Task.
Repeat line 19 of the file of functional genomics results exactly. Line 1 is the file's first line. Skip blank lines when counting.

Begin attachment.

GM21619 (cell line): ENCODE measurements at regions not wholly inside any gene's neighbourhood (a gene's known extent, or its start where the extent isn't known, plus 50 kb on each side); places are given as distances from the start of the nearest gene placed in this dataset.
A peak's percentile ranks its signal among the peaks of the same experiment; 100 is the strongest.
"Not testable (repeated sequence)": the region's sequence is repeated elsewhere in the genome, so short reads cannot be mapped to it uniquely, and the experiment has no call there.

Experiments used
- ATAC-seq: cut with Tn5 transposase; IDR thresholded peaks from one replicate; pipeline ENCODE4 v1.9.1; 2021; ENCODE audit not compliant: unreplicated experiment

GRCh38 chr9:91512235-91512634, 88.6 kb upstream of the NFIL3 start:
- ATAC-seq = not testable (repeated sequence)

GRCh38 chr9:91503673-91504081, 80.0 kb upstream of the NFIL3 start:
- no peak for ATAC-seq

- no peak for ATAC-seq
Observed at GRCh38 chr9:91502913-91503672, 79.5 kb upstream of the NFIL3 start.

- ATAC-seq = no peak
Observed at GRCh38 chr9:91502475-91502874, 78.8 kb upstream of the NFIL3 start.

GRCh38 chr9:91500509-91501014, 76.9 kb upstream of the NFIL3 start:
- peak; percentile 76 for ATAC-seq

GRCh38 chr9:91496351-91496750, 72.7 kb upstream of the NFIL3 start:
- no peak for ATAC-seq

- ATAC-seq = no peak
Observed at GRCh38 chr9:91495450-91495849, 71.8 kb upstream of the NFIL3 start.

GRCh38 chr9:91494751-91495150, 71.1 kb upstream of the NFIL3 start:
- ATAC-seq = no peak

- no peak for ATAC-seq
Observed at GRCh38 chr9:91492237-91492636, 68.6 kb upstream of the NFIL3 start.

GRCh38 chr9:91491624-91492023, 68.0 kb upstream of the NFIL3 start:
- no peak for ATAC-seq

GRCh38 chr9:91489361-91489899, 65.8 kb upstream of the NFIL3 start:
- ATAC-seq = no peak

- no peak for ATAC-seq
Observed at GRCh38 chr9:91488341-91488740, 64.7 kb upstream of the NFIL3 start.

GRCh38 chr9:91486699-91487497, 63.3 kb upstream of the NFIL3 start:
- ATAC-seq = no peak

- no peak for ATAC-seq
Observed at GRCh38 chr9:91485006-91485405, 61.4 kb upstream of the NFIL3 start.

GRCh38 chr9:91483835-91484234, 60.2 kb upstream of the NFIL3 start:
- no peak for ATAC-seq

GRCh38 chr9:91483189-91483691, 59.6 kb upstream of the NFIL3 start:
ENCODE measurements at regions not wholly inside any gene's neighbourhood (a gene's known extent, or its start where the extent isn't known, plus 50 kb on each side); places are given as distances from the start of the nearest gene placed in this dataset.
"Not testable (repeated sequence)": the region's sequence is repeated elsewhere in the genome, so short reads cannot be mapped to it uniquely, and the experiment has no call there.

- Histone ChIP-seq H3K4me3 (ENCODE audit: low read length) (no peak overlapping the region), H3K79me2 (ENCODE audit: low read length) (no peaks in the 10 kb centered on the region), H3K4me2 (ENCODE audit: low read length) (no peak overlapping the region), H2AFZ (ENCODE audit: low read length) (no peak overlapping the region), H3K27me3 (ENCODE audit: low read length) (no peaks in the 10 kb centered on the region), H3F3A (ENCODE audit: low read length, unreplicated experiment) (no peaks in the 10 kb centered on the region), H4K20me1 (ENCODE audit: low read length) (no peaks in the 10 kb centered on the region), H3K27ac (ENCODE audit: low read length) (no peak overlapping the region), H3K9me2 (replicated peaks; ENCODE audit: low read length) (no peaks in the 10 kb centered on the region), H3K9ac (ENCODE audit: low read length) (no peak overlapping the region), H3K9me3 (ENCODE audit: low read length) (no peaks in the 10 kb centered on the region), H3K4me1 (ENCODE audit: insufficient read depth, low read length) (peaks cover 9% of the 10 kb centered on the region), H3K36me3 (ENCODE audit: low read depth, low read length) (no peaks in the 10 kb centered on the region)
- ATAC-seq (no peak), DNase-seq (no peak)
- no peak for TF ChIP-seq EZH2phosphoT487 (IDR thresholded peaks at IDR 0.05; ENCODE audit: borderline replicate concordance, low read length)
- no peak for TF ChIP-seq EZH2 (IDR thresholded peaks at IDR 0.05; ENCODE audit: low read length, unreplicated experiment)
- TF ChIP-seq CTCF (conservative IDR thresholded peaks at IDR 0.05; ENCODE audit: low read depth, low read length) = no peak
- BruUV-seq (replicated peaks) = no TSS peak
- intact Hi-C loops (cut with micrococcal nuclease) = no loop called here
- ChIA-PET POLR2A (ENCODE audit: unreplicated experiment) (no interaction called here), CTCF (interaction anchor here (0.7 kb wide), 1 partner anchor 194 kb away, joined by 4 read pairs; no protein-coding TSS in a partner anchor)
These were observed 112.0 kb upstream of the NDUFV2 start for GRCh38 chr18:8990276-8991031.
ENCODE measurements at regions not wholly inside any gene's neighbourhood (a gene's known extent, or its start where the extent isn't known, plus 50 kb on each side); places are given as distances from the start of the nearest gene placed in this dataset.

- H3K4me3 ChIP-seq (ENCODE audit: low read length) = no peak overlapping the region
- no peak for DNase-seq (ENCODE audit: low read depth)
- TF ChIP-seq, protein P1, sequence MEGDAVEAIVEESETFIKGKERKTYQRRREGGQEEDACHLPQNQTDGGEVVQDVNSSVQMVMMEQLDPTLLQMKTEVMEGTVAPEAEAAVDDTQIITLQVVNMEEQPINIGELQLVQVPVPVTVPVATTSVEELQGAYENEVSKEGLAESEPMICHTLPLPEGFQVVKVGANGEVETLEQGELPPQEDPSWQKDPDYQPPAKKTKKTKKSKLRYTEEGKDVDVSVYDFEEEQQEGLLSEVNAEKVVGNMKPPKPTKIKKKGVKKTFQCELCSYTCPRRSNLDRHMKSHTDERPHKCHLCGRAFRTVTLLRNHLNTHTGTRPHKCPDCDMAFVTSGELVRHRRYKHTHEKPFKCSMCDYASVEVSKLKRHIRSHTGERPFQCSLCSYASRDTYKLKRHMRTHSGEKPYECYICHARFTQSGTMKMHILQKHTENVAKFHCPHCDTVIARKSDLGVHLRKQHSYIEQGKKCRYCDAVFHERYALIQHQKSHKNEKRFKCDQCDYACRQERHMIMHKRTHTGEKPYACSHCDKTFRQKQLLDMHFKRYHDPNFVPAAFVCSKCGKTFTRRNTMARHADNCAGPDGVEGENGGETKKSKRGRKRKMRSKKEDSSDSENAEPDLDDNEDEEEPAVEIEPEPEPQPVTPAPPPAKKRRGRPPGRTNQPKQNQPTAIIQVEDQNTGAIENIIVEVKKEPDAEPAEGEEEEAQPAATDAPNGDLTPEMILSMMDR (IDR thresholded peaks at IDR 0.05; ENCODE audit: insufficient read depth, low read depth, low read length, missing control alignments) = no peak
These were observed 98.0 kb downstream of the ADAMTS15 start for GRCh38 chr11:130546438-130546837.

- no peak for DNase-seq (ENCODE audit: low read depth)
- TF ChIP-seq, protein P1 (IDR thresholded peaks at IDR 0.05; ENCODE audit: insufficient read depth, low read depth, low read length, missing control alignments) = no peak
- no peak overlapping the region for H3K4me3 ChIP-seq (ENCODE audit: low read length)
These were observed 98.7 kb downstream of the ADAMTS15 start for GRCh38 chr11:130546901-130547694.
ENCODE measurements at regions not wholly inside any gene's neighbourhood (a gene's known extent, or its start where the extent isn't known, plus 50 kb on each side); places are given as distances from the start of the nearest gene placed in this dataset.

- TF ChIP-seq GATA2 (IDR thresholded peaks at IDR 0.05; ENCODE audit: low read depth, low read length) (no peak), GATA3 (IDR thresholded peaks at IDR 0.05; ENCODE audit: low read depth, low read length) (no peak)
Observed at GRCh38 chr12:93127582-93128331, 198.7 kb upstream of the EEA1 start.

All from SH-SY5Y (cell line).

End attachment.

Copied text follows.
Observed at GRCh38 chr9:91495450-91495849, 71.8 kb upstream of the NFIL3 start.